Ash Wednesday is a Christian holiday (holy day) that is not a biblical requirement (just like Christmas and Easter, which are not commanded in Scripture). Nevertheless, it has been honored by Christians for well over ten centuries, falling at the beginning of Lent, a six-week season of preparation for Easter. In the earliest centuries, Christians who had been stuck in persistent sin had ashes sprinkled on their bodies as a sign of repentance, even as Job repented “in dust and ashes” (Job 42:6). Around the tenth century, all believers began to signify their need for repentance by having ashes placed on their foreheads in the shape of a cross. Notice: even this sign of sinfulness hinted at the good news yet to come through its shape. Ash Wednesday is not some dour, depressing holy day because it symbolically anticipates Good Friday and Easter.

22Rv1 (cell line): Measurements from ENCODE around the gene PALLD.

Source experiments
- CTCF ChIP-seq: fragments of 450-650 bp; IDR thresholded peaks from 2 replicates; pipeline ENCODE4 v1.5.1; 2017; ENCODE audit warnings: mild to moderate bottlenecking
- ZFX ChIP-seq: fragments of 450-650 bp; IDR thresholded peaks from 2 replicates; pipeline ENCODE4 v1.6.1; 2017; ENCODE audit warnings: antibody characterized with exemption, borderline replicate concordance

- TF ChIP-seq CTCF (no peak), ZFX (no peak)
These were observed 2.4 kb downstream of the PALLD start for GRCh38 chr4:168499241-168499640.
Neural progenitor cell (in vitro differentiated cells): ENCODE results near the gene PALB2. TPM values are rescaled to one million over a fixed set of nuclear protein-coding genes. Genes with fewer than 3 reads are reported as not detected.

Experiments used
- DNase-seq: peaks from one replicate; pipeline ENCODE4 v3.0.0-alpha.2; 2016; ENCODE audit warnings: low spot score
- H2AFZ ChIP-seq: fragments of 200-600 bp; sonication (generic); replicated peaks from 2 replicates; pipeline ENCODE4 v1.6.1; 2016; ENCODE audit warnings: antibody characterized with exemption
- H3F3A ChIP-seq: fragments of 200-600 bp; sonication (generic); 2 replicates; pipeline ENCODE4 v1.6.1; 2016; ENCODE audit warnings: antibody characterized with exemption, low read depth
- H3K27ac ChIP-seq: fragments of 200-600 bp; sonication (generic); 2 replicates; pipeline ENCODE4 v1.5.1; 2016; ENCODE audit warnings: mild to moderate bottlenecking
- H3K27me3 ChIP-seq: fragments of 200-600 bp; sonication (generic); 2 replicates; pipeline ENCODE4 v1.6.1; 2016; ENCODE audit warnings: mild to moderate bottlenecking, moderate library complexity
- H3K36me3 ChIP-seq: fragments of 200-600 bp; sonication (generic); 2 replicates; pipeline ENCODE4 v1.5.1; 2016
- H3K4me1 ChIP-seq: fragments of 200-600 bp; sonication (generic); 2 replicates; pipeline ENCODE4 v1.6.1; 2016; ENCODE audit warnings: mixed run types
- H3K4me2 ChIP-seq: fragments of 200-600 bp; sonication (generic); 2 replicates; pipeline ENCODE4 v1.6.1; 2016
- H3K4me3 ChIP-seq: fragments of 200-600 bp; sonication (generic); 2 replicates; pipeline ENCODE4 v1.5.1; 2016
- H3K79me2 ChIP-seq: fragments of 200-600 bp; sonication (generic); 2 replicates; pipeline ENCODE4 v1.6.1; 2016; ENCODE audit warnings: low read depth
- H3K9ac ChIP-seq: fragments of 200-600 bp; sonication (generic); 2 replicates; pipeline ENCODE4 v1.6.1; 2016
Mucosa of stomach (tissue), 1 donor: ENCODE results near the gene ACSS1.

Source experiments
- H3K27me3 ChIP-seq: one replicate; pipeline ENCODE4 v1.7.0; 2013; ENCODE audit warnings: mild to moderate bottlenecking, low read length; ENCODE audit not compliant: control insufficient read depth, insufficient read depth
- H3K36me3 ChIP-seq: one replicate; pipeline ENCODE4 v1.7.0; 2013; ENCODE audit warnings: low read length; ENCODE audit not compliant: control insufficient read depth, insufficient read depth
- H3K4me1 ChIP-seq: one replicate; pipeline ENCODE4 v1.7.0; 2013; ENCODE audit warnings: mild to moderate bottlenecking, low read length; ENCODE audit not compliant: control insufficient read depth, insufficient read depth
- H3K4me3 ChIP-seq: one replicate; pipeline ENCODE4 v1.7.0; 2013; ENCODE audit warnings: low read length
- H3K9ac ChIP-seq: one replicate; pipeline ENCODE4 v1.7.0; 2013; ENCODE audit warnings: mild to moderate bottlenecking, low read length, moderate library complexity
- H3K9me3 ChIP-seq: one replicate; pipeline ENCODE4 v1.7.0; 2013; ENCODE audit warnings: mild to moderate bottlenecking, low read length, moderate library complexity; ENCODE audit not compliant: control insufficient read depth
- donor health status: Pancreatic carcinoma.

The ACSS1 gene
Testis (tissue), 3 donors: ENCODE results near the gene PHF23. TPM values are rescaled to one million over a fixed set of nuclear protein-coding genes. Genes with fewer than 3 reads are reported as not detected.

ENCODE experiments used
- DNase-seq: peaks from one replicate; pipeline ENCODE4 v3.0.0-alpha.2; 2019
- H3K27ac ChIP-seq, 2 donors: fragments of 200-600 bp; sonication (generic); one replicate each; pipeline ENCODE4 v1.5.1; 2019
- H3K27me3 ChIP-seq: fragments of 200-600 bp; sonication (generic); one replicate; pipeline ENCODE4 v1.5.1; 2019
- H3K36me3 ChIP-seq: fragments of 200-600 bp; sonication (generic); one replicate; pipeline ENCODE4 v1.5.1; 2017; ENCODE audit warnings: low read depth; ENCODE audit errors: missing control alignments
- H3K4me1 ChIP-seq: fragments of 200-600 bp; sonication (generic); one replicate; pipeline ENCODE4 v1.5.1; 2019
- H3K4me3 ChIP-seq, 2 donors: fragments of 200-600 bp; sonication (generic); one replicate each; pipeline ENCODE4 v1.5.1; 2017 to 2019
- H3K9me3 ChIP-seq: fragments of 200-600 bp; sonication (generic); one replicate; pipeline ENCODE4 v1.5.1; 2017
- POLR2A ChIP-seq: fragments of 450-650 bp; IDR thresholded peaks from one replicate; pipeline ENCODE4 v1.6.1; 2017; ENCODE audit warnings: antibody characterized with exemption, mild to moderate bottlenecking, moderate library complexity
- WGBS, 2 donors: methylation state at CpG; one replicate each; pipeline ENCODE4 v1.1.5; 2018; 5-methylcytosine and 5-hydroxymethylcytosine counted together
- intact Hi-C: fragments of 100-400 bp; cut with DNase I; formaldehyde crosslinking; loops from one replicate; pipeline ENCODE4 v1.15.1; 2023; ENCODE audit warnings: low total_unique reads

How Do We Observe Ash Wednesday?
Today, celebrations of Ash Wednesday vary among churches that recognize this holiday. More and more Protestant and even evangelical churches hold some sort of Ash Wednesday services. At the “imposition of ashes” ashes are placed on the foreheads of worshipers as a reminder of our mortality and sinfulness. The person who imposes the ashes quotes something like what God once said to Adam after he had sinned: “You are dust, and to dust you shall return” (Gen 3:19). This is the bad news of our sinfulness that prepares us to receive the good news of forgiveness in Christ.